Divided Libya proposes new national govt

People attend a funeral of policemen killed in a truck bomb at a police base in the western Libyan town of Zliten on Thursday, Jan. 7, 2016.

People attend a funeral of policemen killed in a truck bomb at a police base in the western Libyan town of Zliten on Thursday, Jan. 7, 2016.


Libya’s U.N.-backed council announced the formation of a revised national unity government on Sunday, with the internationally-recognized parliament to vote on the line-up early this week.

The new government has 13 ministers and five ministers of state inclusive of three women, sources told Al Arabiya News Channel.

The sources said Mahdi Al-Burghuthi, who defected from the former Libyan regime’s army to join the rebels, was chosen as the country’s new defence minister. Al-Arif Al-Khojah was chosen as Libya’s new minister of interior and Mohammed Siyala as the country’s foreign minister.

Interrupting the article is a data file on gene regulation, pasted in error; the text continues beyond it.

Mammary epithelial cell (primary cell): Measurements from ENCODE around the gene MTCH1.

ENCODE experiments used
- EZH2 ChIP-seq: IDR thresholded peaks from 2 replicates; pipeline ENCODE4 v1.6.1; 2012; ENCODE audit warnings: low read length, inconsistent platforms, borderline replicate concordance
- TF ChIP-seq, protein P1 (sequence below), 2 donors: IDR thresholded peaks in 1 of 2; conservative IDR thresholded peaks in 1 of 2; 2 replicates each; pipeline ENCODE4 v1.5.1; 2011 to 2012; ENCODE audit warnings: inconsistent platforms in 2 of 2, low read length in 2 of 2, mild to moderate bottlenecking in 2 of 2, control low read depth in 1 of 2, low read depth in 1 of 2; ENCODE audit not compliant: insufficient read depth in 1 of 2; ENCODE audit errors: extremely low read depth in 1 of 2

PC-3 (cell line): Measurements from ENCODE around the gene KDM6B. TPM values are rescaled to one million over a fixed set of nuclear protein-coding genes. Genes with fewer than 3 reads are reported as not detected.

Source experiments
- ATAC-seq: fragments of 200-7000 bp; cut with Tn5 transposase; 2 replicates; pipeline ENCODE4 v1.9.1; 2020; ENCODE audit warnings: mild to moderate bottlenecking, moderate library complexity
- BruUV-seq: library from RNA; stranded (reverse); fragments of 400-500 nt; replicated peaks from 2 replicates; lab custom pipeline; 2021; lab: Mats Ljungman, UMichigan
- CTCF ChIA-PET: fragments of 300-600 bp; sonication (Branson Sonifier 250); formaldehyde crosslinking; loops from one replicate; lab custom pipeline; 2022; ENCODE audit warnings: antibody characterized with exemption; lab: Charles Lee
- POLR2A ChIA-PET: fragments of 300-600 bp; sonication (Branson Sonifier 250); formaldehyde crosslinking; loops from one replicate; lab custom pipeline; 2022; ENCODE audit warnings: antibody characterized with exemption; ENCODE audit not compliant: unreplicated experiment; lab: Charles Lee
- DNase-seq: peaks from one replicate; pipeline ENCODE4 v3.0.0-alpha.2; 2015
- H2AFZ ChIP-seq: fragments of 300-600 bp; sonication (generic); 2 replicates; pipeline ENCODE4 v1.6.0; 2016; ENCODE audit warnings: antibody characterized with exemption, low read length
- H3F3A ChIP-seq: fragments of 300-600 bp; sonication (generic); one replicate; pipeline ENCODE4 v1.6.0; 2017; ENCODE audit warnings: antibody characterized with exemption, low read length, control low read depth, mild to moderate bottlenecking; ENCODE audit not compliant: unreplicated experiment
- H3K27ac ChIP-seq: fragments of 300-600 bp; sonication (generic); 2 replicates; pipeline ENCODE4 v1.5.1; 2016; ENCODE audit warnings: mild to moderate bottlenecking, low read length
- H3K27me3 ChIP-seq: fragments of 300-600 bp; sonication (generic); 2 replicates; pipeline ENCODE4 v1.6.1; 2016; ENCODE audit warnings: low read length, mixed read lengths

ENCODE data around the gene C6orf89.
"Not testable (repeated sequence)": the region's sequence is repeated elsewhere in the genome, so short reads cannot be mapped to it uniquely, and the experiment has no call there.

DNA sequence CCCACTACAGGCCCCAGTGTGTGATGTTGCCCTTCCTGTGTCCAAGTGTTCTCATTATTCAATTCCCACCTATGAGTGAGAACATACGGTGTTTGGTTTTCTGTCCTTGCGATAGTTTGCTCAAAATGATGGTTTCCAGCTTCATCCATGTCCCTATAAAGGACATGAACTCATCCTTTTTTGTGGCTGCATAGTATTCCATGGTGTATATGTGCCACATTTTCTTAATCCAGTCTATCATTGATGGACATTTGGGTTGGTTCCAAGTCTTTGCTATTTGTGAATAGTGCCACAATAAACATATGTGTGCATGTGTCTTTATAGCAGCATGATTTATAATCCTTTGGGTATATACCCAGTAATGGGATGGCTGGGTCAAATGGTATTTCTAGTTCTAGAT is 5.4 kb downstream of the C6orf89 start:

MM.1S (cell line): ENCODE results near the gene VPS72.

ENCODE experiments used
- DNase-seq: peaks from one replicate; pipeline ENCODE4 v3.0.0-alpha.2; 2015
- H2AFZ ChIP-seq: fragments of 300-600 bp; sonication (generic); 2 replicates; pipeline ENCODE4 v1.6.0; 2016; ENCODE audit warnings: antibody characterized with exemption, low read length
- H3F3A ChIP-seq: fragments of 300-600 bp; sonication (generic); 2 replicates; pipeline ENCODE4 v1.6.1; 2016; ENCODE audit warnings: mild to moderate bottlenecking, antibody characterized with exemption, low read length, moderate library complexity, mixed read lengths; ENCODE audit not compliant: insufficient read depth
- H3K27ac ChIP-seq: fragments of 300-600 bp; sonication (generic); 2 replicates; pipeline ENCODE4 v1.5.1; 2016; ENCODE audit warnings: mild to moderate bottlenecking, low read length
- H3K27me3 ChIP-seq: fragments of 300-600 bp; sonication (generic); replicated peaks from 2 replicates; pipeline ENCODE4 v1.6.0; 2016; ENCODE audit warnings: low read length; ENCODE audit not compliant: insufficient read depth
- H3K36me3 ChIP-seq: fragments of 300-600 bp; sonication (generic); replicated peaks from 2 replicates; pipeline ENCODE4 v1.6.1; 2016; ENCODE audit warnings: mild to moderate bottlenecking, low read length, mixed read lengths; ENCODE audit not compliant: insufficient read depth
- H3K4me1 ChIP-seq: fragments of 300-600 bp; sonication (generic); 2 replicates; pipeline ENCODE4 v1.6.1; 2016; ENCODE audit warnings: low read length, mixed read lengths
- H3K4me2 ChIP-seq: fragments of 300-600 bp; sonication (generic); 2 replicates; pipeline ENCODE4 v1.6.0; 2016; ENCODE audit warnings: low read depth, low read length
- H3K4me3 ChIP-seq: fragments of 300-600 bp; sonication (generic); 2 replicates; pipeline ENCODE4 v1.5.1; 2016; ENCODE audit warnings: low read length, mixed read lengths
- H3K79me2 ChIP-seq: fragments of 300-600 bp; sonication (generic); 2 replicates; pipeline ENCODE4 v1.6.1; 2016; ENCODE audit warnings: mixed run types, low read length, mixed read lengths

However, in a sign that divisions remain, two members of the council refused to sign the document agreeing to the formation of the unity government, one of the two told Agence France-Presse.

“We didn’t sign because we don’t agree on the government. The way the ministers were nominated is not transparent at all,” said the member, who spoke on condition of anonymity.

On Saturday, foreign ministers put pressure on Libya to finalize its unity government and head off the growing threat from ISIS militant group.

Libya has been in chaos since the 2011 ouster of longtime dictator Muammar Qaddafi, with two rival administrations and armed groups fighting for control of the oil-rich country.

A militia alliance including Islamists overran Tripoli in August 2014, establishing its own government and parliament and causing the recognized administration to flee to the country’s remote east.

Last month the recognized parliament rejected a 32-member unity government announced as part of a U.N.-brokered deal, saying it was too large.


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